Finance News

Buy-to-Let Lending Dropped Again in February, Reports UK Finance

Em Morley - April 18, 2019

Buy-to-let lending for property purchases dropped again in February, continuing the recent trend of declining investment in the sector, according to the latest Lending Trends report from UK Finance.

In February, 4,800 new buy-to-let property purchase mortgages completed, which is down by 7.7% on the same month of 2018.

However, 14,400 remortgages were completed in the buy-to-let sector in February – up by 2.1% annually.

While buy-to-let lending for property purchases continue to contract, due to tax and regulatory changes, buy-to-let remortgaging has increased, as borrowers move from fixed rate mortgages and lock into attractive rates.

In the wider property market, 24,880 new first time buyer mortgages completed in February 2019 – 4.1% more than in the same month of the previous year.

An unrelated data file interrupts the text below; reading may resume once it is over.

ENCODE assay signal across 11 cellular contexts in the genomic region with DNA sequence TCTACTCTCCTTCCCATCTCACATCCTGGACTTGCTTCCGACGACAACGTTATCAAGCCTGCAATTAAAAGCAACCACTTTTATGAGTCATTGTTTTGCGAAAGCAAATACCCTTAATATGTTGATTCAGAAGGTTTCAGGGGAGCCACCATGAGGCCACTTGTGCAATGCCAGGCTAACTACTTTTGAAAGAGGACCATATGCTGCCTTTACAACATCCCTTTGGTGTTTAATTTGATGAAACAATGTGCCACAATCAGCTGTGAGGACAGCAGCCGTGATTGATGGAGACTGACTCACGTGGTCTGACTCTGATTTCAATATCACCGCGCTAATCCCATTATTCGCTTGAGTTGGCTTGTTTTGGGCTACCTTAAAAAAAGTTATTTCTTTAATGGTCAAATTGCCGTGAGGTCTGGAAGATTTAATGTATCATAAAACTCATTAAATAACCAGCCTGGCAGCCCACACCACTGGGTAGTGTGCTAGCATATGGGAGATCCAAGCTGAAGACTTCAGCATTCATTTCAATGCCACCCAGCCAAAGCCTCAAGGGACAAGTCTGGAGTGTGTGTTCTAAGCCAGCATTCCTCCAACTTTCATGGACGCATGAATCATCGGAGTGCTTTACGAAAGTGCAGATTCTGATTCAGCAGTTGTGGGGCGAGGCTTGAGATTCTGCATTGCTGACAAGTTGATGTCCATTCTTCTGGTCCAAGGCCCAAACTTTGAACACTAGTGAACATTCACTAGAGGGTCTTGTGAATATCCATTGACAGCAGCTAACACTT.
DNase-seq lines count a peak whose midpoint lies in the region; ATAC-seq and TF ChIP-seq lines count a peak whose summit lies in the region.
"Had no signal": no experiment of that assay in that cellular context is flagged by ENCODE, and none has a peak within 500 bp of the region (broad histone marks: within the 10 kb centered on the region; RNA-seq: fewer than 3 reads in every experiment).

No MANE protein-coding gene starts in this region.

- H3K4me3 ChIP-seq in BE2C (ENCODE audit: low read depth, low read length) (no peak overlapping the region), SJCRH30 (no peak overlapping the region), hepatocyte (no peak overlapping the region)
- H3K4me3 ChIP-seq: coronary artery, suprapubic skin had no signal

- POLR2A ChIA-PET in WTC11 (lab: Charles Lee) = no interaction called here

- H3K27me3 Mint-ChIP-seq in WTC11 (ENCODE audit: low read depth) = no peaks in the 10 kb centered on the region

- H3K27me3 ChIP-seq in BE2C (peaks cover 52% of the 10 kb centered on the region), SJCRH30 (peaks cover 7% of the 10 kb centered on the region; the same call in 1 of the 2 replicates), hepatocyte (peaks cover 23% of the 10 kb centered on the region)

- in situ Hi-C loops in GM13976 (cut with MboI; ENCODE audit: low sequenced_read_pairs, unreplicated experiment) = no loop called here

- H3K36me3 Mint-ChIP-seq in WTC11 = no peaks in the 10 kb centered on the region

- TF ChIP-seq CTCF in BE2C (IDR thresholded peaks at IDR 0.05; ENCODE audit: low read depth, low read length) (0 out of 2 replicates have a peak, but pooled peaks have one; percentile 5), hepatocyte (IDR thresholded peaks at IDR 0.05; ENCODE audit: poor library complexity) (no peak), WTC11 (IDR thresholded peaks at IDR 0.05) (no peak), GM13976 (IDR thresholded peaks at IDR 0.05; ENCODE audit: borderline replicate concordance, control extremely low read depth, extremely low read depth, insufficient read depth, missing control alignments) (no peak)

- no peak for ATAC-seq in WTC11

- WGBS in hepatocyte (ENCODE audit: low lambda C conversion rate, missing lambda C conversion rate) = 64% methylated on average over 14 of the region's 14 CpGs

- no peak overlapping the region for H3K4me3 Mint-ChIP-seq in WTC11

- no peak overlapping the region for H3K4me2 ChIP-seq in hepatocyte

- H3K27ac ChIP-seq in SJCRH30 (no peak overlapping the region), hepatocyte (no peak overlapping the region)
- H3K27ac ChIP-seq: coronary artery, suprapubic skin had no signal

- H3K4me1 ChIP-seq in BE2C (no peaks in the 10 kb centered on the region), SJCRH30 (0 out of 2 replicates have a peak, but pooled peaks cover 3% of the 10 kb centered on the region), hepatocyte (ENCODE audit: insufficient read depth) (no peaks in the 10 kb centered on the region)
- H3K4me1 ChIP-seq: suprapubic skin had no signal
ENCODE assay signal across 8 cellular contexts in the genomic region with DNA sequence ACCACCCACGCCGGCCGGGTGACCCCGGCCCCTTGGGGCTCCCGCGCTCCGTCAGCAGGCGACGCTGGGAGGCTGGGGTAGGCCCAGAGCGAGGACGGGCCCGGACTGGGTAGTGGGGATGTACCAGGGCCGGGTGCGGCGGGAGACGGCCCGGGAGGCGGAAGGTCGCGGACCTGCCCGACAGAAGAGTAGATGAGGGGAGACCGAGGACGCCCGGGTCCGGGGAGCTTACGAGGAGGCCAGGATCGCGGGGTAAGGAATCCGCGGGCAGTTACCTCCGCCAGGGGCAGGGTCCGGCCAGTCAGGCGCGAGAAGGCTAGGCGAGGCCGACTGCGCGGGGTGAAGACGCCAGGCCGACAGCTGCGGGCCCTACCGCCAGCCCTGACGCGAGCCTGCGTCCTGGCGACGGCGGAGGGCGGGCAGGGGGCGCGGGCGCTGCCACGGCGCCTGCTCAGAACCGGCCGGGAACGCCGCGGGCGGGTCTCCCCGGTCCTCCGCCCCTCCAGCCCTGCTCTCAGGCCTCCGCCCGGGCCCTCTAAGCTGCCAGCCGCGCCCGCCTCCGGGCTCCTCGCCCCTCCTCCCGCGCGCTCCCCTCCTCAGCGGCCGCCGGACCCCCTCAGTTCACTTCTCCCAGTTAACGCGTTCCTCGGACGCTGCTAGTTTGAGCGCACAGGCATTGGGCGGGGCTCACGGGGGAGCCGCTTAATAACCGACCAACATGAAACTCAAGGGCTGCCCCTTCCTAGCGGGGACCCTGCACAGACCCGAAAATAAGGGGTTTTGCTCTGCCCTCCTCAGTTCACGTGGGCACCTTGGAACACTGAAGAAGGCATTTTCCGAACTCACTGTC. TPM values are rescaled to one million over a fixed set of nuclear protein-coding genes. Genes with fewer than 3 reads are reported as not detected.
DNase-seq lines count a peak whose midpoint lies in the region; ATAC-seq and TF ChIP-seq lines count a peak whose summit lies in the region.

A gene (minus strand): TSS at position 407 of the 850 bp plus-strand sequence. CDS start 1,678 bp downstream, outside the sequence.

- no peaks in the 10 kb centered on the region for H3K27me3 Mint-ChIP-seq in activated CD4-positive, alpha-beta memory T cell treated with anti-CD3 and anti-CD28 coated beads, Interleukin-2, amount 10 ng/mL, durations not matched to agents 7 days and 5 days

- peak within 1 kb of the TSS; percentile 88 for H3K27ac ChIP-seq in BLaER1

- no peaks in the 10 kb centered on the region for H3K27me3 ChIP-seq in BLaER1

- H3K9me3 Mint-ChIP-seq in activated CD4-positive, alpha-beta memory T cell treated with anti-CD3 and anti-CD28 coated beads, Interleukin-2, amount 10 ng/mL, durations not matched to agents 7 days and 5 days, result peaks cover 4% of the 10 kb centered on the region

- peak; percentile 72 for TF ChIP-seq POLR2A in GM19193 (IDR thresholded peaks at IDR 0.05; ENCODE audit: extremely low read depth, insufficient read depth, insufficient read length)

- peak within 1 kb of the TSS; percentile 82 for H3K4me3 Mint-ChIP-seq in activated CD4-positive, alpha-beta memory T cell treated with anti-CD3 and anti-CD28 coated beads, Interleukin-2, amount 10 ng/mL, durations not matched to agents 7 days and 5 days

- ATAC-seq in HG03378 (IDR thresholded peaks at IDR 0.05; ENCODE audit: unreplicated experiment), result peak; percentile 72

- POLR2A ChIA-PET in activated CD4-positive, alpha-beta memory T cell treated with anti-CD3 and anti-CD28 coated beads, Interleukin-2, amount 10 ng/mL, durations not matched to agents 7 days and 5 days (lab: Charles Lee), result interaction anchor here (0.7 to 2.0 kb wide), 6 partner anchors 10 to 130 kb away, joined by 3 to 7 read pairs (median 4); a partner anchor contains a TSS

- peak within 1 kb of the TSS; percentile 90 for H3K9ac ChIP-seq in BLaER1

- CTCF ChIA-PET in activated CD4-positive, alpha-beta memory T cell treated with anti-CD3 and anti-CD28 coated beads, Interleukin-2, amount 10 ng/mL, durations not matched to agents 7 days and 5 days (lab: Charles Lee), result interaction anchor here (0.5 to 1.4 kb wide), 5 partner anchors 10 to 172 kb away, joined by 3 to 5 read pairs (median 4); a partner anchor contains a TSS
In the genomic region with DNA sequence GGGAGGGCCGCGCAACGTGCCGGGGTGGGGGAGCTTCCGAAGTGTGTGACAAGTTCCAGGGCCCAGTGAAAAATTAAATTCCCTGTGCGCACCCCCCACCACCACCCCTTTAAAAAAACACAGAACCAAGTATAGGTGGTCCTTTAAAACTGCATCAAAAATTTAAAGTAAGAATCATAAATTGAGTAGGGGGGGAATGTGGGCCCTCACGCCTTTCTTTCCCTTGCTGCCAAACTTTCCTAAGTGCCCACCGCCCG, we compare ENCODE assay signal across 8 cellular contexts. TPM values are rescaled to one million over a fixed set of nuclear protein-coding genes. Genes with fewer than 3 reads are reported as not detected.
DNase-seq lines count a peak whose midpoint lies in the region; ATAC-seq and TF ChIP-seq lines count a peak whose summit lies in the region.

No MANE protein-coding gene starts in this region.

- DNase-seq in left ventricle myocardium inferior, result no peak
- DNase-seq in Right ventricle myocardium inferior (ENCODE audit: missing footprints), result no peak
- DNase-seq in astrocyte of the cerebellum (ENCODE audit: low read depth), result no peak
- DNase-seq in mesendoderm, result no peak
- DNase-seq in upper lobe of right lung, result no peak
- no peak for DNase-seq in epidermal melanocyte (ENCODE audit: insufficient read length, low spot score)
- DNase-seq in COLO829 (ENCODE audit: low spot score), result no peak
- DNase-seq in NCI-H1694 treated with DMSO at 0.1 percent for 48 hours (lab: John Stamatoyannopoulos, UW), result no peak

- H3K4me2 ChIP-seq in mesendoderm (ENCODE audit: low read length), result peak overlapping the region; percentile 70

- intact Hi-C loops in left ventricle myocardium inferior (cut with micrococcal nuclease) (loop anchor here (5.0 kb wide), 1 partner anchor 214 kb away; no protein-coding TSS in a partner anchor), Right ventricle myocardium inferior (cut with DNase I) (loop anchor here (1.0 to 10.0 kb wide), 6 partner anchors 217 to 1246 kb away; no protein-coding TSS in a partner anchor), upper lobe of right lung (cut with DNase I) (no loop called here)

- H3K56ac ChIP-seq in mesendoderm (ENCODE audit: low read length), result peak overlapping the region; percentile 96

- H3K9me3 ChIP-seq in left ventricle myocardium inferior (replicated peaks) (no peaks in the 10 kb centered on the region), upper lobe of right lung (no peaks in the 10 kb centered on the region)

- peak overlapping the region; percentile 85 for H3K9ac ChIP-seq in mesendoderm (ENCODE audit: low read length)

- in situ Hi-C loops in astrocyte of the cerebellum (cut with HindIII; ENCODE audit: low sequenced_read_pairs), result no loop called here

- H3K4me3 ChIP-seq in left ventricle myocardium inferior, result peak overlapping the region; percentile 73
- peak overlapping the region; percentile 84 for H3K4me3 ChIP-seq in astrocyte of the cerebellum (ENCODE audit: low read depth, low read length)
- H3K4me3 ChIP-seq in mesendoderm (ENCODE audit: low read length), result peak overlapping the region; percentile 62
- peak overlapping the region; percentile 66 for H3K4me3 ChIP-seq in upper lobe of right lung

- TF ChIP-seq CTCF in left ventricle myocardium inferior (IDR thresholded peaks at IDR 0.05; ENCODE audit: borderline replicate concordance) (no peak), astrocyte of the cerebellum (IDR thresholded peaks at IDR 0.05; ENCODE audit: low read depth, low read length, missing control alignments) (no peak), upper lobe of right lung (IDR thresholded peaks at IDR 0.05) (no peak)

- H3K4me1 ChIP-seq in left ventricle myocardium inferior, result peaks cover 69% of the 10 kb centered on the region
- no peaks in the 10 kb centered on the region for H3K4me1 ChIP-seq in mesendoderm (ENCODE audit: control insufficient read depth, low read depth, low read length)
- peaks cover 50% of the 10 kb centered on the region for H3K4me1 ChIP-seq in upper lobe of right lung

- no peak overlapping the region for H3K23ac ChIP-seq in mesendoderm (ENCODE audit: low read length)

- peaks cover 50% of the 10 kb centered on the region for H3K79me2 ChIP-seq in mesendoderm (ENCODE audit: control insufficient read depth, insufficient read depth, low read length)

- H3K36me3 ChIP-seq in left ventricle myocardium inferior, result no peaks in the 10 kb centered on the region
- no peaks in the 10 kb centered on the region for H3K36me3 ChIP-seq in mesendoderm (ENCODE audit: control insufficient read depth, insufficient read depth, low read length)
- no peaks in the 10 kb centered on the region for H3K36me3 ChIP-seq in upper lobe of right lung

23,660 home mover mortgages were completed in the month, which is up by just 0.1% year-on-year. While home movers are at the same levels they were at this time last year, this is the fifth consecutive month of annual growth in first time buyer figures.

At the same time, 18,200 new remortgages with additional borrowing were recorded in February, which is up by 10% on the same month of last year. For these remortgages, the average amount borrowed in the month was £52,000.

Additionally, 18,360 pound-for-pound remortgages (with no additional borrowing) were recorded – 7.8% more year-on-year.

The average loan-to-value (LTV) ratio in the remortgaging market was 57%, while the typical loan-to-income (LTI) ration was 2.74. This is considerably lower than mortgages for home purchases, which showed an average LTV of 72% and LTI of 3.37. Customer engagement in the remortgaging market remains high, with borrowers able to access a wide range of competitive products.

Landlords, are you moving away from investing in new buy-to-let properties and looking for attractive deals for your current mortgages instead? It looks like this trend will continue in the sector.